Kaushik left office at six in the evening, leaving behind him another uneventful day. The Ipod sang and he read. Back home, he ate dinner with Suresh while watching TV. Later, he watched a film – a wonderful French film called ‘La gloire de mon père’ – (My Father’s Glory, translated in English), while Suresh continued watching TV. By midnight, he slept.

Sunday, June 13, 2010

Two Lives

Kaushik, less heavy than he would be two years hence but still sufficiently stocked up for post-apocalyptic survival, went to Business School in the summer of 2006, two years after he’d finished his Bachelors in Engineering. The two colleges were of vastly differing statures, so much so, that he was perhaps the only human being in history to have studied in both. The Business School – IIM Lucknow, was considered amongst the best in the country, having mass produced future wearers of double-breasted suits for over two decades. The Engineering College, on the other hand, was a rather more modest affair, its greatest achievement being that it was the best of three colleges in the sleepy town of Dhule, located near the middle of the country and of nowhere, miles from any city of significance. In years to come, this would become the object of much friendly banter from his more illustrious Business School mates.

But, as he never missed an opportunity to point out to them, they were there and so was he. When his cab, led and followed by a continuous stream of other cabs, entered through the gates of IIM Lucknow, he felt he had left behind him an entire history of mediocrity and nobodyness. Understandably, it was the happiest Kaushik could remember himself being in a very long time.

There was a touch of apprehension too. He didn’t know if he actually fit in. In the months that led up to the start of the session, filled with self doubt and a need to lab test himself before plunging in, he had spent hours on Social Networking Sites, searching for would-be classmates and seniors, urgently pursuing conversations, whenever he found someone. The exercise proved inconclusive; most of the chit-chatting was amicable, even pleasant once in a while, but essentially cold. Like him, everyone else was testing the waters too – curious but wary, clinging to the safety of commonplace subjects. Kaushik slyly mentioned the existence of his blog. It was read and politely appreciated. A few years later, Kaushik, his tastes evolved manifold, re-read the material and was embarrassed to find how utterly juvenile it was.

And so, he carried his apprehension with him to Lucknow. The first couple of days, he wandered around the campus with his parents, as did most others. It was a large, lush place - narrow alleys leading up to short, pretty red brick buildings, widely spaced and surrounded by slender trees towering over dense undergrowth. A single tar road circled around the entire campus, bordered by a footpath dotted with cozy wooden benches. One could spend hours sitting on these benches, undisturbed and isolated, apart from the odd motorcycle whizzing past or a couple of students on a rejuvenating walk. The sense of peace and desertion was complete; it was difficult to believe there were nearly a thousand people inhabiting the place.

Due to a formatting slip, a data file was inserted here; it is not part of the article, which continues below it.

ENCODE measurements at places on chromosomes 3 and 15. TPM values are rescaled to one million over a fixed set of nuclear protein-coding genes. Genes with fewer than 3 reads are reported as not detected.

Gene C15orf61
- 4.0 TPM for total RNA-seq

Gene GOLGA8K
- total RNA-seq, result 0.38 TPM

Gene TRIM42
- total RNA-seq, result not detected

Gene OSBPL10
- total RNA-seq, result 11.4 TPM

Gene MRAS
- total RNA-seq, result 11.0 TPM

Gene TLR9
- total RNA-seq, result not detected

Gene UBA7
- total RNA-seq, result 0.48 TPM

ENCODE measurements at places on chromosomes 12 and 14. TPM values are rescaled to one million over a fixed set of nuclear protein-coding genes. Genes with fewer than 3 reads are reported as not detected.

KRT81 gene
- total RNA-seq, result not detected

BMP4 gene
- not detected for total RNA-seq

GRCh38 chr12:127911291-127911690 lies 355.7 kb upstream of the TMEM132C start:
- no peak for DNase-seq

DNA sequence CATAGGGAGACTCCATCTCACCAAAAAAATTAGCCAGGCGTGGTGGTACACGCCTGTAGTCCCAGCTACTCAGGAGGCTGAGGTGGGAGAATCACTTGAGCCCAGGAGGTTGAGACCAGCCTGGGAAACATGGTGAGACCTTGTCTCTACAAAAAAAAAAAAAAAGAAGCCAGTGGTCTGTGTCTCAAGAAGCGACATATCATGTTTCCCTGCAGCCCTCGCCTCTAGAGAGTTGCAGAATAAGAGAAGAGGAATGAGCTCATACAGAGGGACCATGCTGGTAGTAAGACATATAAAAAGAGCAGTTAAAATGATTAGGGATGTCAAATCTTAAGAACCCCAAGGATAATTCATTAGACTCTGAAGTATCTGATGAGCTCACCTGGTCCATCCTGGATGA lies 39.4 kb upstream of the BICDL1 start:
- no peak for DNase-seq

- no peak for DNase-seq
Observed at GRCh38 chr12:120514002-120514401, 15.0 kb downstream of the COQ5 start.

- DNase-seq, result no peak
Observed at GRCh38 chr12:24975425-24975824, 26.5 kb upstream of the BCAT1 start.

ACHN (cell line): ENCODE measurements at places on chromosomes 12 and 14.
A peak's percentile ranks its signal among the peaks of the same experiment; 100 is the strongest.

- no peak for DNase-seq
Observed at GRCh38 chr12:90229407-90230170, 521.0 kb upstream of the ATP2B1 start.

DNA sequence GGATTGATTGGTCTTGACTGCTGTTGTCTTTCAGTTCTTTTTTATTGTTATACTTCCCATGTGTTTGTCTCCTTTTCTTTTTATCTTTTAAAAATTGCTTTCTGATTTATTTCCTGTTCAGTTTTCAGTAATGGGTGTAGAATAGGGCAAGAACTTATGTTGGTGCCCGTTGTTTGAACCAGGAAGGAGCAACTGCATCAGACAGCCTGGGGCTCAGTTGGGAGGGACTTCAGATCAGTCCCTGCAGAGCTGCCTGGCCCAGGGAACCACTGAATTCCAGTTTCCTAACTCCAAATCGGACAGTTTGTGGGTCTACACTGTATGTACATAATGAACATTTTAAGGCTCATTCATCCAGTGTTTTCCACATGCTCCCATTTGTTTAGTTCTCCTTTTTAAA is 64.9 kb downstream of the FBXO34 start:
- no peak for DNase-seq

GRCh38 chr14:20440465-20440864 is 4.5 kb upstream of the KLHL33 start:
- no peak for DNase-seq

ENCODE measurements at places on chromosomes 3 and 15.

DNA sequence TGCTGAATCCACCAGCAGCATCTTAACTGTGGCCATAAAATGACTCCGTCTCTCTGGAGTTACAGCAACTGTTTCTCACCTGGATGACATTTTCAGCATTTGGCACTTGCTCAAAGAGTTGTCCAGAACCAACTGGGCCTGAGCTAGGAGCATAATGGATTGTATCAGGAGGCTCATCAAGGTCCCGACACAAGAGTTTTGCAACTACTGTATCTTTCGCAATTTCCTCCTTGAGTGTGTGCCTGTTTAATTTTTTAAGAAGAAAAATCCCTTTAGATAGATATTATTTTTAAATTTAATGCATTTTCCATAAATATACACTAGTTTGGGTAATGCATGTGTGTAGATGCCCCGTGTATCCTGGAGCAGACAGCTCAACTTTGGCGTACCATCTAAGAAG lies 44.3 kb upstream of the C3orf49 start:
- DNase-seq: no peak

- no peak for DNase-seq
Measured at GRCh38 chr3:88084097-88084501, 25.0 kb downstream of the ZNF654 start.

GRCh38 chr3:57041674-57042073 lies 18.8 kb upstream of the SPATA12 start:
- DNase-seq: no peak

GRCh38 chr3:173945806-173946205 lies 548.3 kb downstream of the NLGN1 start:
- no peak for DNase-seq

He was allotted a room in one of the newly constructed hostels. It would be a ten minute walk from there to the academic block, he surmised. Over the course of the two years he spent there, he realized it was more like a frenzied three minute sprint to reach the classroom in time. His room was small, clean and unimaginative, as hostel rooms are. There were scribbles on the walls and the doors, ranging from rants of megalomania to declarations of love, mostly copied from 70s and 80s rock songs. There was a small balcony too, although its effect was greatly reduced since his room was at ground level and all he could see outside was wild foliage. A solitary window opened onto this balcony from the room. It was covered with fine meshed wire to keep out the insects and mosquitoes, of which there were millions. Two shelves, hollows in the wall, a chair & desk, and a wooden bed. It was a five star suite compared to what he’d lived in, in the other college.

He met a few students, fellow hostellers; the conversations from the online chat rooms reinitiated face to face. A three day official induction began – the batch, three hundred of them crowded into a large hall, were told how special they were to be sitting there. They were told what they would go through in the two ensuing years and where that would lead. Intense rigour and competition were hinted at. Their dreams, already plump, were bloated further. They cheered.

The parents trickled out gradually. The session began. They learnt of the idiosyncrasies of their professors along with the obligatory legends and anecdotes. The pretty girls were spotted; courtships begun. Life became regular. It was then, that friendships were finally formed. This was when Kaushik first met Ritankar, Ashish and Suresh although they wouldn’t become close friends until much later.

In one lecture, every student was asked to make presentations on various topics. Kaushik waited his turn nervously. When it came, he walked onto the platform and started to speak. Somewhere in between, he cracked a joke, even as his palms and underarms sweated. It came off well and the class applauded. That was when he finally decided that he did indeed belong.

In later years, Kaushik often reflected on how little he remembered of those first few days. There were hardly any actual incidents and images his mind could recreate, just a vague, muddled sense of the time and place. All his concrete memories were from much later, when the lines between his friendships and casual acquaintances were firmly drawn and he knew where he stood.